Rated bonds backed by online marketplace loans might include consumer subprime for the first time next year.

This is one of predictions that analysts at Moody’s Investors Service made in a recent report on the sector.

More broadly, they see greater variety in collateral types and deal quality in 2016 as compared to 2015.

That’s partly because the firms that have been purchasing these loans and securitizing them will source them from a more diverse set of lending platforms. But the platforms themselves have been diversifying their offerings as well, as the analysts pointed out.

Originally focused only on generic consumer loans, Lending Club has introduced loans to small businesses as well as loans meant to finance an elective medical procedure. Meanwhile, SoFi, which started as student loan lender, has branched out into consumer loans and mortgages.

So far the market’s seen bonds backed by student loans, personal consumer loans, and small business loans.

Marketplace online lending now consists of about 100 companies. From its roots in the peer-to-peer economy—individual investors funding loans for consumers—the sector has transitioned to one dominated by large players—financial institutions, professional money managers and institutional investors.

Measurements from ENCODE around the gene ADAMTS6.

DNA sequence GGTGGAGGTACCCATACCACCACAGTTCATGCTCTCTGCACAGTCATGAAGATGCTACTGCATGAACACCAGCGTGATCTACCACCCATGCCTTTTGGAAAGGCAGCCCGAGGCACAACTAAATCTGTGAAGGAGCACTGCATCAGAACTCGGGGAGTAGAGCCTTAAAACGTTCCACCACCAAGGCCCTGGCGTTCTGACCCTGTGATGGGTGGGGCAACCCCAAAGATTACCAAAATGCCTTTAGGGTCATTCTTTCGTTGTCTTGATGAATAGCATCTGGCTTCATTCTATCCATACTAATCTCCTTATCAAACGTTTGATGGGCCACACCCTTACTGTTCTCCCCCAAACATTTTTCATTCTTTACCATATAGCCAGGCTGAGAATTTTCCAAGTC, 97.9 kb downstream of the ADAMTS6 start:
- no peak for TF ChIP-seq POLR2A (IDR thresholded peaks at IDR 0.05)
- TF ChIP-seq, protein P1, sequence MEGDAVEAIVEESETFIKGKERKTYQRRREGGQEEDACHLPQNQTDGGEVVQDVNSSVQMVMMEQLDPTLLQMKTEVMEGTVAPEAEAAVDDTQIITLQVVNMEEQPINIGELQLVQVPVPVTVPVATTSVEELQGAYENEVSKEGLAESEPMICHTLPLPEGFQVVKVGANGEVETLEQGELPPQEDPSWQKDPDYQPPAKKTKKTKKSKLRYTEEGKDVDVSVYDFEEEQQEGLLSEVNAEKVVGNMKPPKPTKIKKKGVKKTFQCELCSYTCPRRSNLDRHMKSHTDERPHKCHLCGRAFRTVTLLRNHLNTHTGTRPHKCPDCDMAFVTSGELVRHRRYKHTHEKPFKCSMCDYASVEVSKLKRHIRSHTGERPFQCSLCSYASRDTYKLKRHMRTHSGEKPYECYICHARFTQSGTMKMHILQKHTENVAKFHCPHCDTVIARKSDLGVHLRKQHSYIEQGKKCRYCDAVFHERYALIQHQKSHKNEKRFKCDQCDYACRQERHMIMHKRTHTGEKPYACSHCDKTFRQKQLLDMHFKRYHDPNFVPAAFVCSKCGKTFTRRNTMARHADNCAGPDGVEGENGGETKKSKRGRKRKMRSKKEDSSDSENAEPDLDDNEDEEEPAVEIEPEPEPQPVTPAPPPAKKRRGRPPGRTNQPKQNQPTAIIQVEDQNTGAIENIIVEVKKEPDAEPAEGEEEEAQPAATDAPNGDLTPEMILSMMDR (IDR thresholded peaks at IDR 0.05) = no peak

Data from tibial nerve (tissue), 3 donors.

The analysts, however, couldn’t fail to mention the regulatory challenges facing the industry, particularly those that are purchasing platforms, basically brokering loans originated by a third party bank. This category includes giants Lending Club and Prosper, both of which have seen their outstanding loan volume explode over the last few years.

“Questions remain about the viability of the origination model that many marketplace lenders currently use, in which a partner bank originates the loans, then promptly sells them to the marketplace lender,” the analysts said.

One of practices that may lead to more regulation down the road is the origination of loans that don’t observe usury laws in certain states. What the purchasing platforms do is take advantage of federal “rate exportation” laws, offering loans that breach the maximum rate at the state level.

A court decision this year, Midland vs. Madden, has called into question the legality of that practice. Last May, a court ruled that Midland, a unit of Encore Capital Group, could not charge the same interest rate as a bank, on bad credit card debt that it acquired. Basically, the court determined that the debt collector was not entitled to the usury law carve out enjoyed by banks. Many observers believe that this decision could apply to marketplace lenders as well.

Defendants in the case have petitioned the Supreme Court to review the ruling.

In addition, Treasury put out on inquiry on the industry in July, receiving nearly 100 responses, including a letter from the Structured Finance Industry Group. Its message? “No additional regulation is necessary.”

Not all marketplace lenders are feeling the regulatory heat in the same way. The ones that lend directly, like SoFi, already follow regulations that the purchasing platforms would rather avoid.

All the same, there are calls for tougher regulations in the industry as a whole.

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